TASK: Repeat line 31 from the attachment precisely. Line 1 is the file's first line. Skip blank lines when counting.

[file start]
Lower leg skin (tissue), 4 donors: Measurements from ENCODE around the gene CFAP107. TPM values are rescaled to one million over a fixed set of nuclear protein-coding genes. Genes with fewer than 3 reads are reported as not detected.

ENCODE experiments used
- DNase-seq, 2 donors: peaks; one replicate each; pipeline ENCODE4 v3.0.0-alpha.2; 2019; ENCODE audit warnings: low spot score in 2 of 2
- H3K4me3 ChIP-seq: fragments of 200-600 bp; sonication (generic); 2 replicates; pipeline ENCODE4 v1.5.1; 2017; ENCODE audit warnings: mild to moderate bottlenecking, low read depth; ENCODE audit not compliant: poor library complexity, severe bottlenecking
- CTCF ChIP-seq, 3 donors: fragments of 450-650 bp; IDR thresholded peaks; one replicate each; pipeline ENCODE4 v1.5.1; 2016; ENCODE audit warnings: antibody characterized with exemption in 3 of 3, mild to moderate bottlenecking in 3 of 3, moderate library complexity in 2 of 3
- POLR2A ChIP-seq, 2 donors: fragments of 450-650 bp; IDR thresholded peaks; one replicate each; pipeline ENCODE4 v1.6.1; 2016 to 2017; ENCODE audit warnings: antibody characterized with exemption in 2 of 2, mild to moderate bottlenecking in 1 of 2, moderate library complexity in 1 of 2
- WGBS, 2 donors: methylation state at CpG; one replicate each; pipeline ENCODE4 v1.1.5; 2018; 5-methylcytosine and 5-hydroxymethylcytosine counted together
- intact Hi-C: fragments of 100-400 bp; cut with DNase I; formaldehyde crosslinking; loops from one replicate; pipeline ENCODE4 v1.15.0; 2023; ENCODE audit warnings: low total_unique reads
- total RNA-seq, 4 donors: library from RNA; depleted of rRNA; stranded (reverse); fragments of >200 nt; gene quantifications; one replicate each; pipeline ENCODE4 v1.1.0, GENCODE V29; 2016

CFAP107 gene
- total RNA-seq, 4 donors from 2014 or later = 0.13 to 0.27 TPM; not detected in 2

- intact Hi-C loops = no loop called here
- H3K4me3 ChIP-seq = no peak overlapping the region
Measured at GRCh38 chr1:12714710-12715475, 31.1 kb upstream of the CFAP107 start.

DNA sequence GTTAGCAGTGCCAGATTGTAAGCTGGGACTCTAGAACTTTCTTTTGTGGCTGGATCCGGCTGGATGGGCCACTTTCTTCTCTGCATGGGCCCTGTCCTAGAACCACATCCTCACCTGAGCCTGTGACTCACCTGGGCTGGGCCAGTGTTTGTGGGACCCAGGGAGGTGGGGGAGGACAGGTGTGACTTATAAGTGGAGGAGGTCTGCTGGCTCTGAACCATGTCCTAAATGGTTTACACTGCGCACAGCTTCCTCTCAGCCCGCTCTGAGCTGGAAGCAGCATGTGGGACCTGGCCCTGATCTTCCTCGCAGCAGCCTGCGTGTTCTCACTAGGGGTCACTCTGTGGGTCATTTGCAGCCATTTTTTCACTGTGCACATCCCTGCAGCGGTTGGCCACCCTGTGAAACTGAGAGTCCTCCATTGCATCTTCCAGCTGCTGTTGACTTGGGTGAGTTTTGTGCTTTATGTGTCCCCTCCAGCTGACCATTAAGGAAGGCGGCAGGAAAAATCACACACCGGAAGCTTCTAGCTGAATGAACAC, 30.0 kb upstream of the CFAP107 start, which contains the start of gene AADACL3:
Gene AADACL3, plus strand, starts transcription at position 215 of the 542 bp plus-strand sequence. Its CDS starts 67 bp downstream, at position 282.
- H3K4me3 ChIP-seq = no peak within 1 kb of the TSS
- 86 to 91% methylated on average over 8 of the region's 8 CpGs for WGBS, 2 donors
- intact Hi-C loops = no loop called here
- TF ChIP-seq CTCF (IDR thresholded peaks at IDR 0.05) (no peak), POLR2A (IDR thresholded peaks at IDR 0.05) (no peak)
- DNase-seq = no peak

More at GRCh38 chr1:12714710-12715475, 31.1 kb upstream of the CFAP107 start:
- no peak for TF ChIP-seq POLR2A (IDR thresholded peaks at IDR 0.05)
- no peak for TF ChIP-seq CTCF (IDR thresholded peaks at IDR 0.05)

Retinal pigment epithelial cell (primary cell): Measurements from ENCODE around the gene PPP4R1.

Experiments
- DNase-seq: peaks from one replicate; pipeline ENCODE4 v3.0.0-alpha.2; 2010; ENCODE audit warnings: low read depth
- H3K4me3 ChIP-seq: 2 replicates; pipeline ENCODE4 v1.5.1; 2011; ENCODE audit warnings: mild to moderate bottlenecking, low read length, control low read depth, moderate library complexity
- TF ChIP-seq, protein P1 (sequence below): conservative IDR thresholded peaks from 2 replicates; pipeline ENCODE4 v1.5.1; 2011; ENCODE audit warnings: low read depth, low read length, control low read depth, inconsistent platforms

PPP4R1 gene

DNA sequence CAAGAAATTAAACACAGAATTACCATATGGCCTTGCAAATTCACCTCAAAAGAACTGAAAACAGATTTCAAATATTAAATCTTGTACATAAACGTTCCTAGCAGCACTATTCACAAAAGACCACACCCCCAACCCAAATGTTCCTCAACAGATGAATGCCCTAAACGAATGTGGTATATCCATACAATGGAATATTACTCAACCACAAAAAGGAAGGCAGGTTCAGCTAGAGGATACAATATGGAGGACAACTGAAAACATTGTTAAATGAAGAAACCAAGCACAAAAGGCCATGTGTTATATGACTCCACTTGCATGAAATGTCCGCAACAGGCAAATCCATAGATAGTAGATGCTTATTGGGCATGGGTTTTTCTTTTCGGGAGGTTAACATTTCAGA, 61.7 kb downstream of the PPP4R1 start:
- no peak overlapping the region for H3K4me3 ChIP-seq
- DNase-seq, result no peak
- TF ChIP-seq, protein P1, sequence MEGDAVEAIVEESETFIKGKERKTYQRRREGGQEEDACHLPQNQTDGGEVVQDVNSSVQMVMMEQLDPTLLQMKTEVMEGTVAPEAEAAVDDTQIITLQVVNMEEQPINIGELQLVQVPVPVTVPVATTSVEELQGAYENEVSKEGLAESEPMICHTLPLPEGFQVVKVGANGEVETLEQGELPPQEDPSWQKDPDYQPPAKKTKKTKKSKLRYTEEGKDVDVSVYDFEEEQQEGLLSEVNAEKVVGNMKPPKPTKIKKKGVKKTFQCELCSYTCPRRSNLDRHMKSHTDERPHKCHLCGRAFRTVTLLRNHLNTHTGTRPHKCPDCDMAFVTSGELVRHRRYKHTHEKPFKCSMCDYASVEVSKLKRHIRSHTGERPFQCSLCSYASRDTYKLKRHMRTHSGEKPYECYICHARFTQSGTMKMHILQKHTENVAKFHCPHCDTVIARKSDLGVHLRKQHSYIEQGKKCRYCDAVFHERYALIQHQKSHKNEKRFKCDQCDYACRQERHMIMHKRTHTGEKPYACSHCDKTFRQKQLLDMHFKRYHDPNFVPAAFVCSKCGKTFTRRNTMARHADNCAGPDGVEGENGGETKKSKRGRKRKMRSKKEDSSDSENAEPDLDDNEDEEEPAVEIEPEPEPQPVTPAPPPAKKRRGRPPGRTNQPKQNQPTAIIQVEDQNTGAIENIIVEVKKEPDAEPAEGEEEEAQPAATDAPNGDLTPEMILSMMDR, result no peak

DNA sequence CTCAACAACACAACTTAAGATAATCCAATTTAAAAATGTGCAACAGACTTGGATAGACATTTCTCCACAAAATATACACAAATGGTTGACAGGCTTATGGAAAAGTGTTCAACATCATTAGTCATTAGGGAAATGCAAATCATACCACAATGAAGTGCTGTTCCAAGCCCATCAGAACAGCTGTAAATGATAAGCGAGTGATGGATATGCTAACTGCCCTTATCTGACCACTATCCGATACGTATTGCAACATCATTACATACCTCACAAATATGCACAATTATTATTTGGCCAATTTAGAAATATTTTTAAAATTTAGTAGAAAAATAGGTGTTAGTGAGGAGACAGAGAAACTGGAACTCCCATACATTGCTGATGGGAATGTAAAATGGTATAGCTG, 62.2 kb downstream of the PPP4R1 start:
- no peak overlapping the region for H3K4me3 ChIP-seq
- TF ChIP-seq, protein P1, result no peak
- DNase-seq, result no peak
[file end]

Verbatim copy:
DNA sequence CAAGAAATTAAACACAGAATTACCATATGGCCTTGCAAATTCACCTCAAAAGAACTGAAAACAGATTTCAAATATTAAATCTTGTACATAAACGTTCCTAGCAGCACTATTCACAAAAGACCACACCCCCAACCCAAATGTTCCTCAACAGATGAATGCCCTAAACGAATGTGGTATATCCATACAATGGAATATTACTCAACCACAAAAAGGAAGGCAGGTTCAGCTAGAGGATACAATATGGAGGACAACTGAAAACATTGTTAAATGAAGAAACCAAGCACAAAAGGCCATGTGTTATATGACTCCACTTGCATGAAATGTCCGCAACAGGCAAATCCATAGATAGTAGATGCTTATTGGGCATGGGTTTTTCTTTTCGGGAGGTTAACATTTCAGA, 61.7 kb downstream of the PPP4R1 start: